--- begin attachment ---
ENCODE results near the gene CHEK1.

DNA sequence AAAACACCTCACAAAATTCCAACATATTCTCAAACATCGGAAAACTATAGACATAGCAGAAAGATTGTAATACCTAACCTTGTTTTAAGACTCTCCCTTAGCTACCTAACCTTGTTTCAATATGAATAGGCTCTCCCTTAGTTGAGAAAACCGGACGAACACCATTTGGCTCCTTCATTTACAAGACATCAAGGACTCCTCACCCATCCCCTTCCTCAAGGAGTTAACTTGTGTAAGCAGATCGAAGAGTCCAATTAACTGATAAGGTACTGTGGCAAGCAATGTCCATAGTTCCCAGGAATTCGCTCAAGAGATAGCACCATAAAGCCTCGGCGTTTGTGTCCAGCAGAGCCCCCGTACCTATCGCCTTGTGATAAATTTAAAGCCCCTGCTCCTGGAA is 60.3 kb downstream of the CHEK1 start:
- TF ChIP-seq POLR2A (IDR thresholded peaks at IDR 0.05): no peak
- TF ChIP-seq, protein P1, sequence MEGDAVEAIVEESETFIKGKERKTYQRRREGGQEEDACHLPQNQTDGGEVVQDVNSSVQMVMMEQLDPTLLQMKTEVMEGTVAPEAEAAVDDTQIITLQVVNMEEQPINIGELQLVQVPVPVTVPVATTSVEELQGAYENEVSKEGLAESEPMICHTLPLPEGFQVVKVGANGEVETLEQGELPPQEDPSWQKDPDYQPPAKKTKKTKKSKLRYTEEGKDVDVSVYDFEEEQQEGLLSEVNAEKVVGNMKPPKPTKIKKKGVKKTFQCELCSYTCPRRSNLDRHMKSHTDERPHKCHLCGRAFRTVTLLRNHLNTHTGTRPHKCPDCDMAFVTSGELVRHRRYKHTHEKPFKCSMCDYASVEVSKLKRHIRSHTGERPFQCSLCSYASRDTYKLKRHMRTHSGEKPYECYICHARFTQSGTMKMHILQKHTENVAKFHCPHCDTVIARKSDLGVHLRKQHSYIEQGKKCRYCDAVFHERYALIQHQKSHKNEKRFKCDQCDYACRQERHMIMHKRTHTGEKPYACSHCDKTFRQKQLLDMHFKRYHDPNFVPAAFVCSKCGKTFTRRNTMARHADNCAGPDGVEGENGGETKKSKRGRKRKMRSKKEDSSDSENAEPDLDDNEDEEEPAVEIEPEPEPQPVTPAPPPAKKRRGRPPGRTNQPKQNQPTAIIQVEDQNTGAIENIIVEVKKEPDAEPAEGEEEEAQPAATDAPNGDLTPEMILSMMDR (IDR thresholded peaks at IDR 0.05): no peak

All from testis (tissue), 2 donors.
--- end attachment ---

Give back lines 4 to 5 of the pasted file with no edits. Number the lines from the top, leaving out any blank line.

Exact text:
- TF ChIP-seq, protein P1, sequence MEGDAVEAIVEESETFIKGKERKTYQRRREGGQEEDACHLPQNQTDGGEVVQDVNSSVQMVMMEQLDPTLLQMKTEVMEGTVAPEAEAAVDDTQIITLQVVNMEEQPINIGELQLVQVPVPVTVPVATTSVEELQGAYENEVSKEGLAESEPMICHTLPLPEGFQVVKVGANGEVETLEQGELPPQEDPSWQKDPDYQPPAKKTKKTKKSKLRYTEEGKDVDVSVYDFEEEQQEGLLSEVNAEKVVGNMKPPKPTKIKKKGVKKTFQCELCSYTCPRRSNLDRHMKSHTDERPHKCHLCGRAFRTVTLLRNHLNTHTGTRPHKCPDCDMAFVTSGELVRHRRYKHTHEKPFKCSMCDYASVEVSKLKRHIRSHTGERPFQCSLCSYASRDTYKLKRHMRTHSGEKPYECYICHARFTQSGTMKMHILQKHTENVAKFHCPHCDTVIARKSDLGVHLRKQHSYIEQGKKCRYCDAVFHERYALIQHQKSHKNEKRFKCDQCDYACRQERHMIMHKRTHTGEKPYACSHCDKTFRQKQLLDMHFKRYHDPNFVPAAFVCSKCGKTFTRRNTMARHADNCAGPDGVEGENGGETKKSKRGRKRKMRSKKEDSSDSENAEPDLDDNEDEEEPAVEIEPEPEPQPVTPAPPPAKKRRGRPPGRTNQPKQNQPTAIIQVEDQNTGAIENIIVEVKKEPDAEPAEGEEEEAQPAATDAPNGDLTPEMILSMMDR (IDR thresholded peaks at IDR 0.05): no peak

All from testis (tissue), 2 donors.